logo logo

India-UK trade talks home in on digital trade, investor protection

Nikkei Asia | 22 March 2023

India-UK trade talks home in on digital trade, investor protection


LONDON/NEW DELHI — Indian and British negotiators will be seeking a landing zone on digital trade and investor protection as they hold another round of free trade talks in New Delhi this week.

So far, 13 of 26 policy areas that cover topics such as goods, services, investments and intellectual property rights have been closed. A top official of India’s commerce ministry noted that "good, positive" momentum is present across the areas.

Kevin McCole, managing director of the U.K. India Business Council, says a free trade agreement would bring "real growth" in digital trade because of respective strengths in the sector and the geographical distance between the countries.

"Data and digital trade only has to navigate regulatory barriers," he said. "So if regulatory alignment is agreed, then there is scope for substantial growth in U.K.-India trade via digital services and digitally enabled services."

Services account for 44% of U.K. exports to India and the same percentage of imports from India.

But in India, a debate over domestic data legislation may be hindering the discussions.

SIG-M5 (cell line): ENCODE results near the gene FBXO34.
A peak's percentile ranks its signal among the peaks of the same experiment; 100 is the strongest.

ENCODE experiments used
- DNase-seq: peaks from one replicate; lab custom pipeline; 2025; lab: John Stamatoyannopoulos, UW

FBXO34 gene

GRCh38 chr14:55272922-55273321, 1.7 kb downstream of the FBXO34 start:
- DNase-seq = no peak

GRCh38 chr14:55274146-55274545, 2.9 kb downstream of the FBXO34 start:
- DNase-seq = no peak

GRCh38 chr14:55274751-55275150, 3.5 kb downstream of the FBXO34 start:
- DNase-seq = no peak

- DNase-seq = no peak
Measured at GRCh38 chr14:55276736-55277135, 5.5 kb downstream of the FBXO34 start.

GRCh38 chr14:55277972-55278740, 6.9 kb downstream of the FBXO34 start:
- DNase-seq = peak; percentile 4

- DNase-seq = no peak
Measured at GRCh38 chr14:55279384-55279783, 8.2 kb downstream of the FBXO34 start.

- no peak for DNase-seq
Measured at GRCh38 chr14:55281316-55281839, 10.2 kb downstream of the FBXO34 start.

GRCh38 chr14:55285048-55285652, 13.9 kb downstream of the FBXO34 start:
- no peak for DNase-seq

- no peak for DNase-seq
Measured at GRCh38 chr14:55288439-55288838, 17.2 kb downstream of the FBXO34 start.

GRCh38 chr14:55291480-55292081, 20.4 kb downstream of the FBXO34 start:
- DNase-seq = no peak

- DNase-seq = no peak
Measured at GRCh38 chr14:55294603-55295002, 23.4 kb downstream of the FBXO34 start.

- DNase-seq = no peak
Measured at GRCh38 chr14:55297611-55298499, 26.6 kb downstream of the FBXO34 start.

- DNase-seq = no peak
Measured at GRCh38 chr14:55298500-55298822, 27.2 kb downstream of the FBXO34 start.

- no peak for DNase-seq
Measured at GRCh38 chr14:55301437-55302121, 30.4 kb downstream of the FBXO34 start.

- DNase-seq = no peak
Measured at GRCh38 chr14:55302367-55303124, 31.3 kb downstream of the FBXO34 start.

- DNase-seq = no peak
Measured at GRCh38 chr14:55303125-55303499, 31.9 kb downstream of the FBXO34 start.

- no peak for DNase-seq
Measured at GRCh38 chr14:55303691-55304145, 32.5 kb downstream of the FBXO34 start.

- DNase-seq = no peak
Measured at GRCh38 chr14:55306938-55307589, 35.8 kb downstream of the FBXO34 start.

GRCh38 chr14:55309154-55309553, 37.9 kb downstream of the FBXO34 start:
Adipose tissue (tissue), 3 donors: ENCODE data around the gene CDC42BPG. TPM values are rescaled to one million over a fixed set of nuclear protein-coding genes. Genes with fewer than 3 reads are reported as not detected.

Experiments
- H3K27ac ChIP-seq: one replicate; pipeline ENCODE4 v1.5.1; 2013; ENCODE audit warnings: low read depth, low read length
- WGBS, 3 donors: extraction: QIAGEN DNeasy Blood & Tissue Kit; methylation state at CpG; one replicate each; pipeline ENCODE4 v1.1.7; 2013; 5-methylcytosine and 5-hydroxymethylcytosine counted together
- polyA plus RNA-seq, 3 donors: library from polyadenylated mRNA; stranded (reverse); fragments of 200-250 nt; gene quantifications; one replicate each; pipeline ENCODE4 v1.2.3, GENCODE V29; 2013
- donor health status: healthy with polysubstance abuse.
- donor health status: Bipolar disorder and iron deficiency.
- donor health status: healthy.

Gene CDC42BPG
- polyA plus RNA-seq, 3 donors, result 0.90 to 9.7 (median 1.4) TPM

Tech associations favor the liberalization of digital trade but with certain caveats such as "’if I want to share certain data with you, you should also assure me that this data would not be pilfered or used for other purposes," said Pankaj Jha, a professor at O.P. Jindal Global University in India’s northern Haryana state.

Natasha Schou, Head of Asia Pacific at TheCityUK, an industry body representing financial and professional services, points to the U.K.-Japan free trade deal as "a really useful benchmark to follow for other FTAs," as well as the Digital Economy Agreement with Singapore.

The deal with Japan commits both sides to not adopt unjustified data localization measures, not to impose customs duties on electronic transmissions, and works towards recognising e-signatures among other measures.

The negotiating teams could be hamstrung until India’s domestic data bill winds its way through parliament. In its current form, the bill would allow for data trade arrangements with trusted partners, which analysts say is promising in the context of bilateral agreements.

"I think the final draft negotiations, which are still under consideration, will be concluded after the Indian parliament passes this bill, and it gets ratified," Jha said, adding that it might take until November or December for a trade deal to be reached.

It is also possible that an FTA could be concluded before the bill makes it through the legislature, albeit with a caveat to continue discussions on digital trade.

"There’s goodwill and positive intention from both sides," a source close to the negotiations told Nikkei Asia. "But it may take a little bit longer because of issues [on data legislation] the governments are unable to control at the moment; legislation needs to be passed."